Millimeter-precision, tsk, that’s not possible with GNSS! Well, it is actually!
The key is either multi-base and/or multi-observation and then combine these using a Least Squares Adjustment capable GNSS processor such as Effigis OnPoz EzSurv.
In this example I am using the clubhouse of a local modelflying-club, 6 GCP’s and 4 CP’s, spaced roughly 5-6 meters apart.
I am using 4 RS2’s in total, 3 as bases, 1 as Rover + an NTRIP connect to a national supplier using RS2’s (RTKconnect.dk). The NTRIP-service is used to determine the absolute location.
Resolution of material is around 0.003 m/px (24 mp shots, from DJI Phantom 4 Pro and APS-C sized sensor in a compact-camera, both pre-calibrated). Using around 500 images.
I will do 3 different combinations:
- NTRIP + Rover, baseline 21 km, single observation per marker.
- Single base + Rover, baseline <100 meter, 3 observations of 30 sec to 1 min observation-time per marker. Network-adjusted.
- 3 Bases + 1 rover, baseline <100 meter, 3 observations of 30 sec to 1 min observation-time per marker, totaling 9 different solutions pr marker (3 bases*3observations). Network adjusted.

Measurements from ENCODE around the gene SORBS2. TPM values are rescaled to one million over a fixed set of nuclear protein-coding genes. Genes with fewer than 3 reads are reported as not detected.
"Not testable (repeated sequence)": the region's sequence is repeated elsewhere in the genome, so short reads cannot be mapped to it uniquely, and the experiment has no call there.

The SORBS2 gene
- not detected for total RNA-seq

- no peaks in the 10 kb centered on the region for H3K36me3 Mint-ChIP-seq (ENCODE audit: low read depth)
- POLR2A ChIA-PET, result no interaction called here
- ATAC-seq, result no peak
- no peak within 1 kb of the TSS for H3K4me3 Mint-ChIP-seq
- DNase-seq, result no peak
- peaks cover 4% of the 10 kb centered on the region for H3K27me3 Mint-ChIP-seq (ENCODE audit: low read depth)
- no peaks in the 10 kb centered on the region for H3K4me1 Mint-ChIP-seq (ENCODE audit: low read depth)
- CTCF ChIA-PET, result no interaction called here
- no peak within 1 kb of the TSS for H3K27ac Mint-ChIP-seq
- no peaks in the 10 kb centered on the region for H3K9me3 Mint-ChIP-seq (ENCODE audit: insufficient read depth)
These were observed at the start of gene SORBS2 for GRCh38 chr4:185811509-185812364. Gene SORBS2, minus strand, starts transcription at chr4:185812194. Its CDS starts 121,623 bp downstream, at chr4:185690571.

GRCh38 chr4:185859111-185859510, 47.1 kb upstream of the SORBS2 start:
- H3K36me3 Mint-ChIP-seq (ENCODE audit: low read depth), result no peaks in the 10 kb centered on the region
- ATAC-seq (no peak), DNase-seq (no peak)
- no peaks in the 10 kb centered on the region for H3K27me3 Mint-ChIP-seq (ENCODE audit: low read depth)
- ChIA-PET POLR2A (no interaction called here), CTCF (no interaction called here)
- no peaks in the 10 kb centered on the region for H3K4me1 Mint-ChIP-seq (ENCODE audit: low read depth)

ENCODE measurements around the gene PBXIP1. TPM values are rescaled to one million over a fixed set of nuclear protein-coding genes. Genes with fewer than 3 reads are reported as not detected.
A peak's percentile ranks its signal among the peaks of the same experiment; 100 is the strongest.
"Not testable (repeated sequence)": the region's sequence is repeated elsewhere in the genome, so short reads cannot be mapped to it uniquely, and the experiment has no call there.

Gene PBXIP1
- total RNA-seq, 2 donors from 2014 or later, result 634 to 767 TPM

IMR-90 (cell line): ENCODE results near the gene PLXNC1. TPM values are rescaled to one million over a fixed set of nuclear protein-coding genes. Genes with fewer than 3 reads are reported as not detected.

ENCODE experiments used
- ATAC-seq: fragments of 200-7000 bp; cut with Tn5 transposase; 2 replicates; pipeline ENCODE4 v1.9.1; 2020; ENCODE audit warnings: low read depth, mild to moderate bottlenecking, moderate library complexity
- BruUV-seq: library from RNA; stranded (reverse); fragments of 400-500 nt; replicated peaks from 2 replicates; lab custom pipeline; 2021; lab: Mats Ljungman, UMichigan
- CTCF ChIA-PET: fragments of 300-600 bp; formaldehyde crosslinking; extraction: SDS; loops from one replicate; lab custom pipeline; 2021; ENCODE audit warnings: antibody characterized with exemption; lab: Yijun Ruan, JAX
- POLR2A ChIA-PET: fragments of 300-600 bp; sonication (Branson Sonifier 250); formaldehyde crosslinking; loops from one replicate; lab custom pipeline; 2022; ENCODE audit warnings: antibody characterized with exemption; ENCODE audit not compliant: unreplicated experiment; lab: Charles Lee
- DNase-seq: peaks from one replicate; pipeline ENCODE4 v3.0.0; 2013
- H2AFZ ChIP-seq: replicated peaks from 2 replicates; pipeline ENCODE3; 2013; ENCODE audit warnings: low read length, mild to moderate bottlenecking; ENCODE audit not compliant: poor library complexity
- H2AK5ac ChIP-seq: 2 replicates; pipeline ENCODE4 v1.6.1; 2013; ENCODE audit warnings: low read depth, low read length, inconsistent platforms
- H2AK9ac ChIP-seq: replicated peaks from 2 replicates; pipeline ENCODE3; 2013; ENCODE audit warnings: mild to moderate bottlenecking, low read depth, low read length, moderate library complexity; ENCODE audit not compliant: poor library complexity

So let’s jump right into the results:
NTRIP + Rover:
Checkpoint total error: 0.047 m
Single base + Rover, 3 * obs pr marker:
Checkpoint total error: 0.0063 m
3 Bases + 3 observation pr point:
Checkpoint total error: 0.0067 m
So, the multi-obs per point seems to be where the magic really starts. However, if you also need accuracy, the 3 bases will help in solidifying the absolute accuracy.
And then, finally, a small 3D model of the aforementioned clubhouse. Not perfect, but still pretty happy with the reconstruction of the smaller details: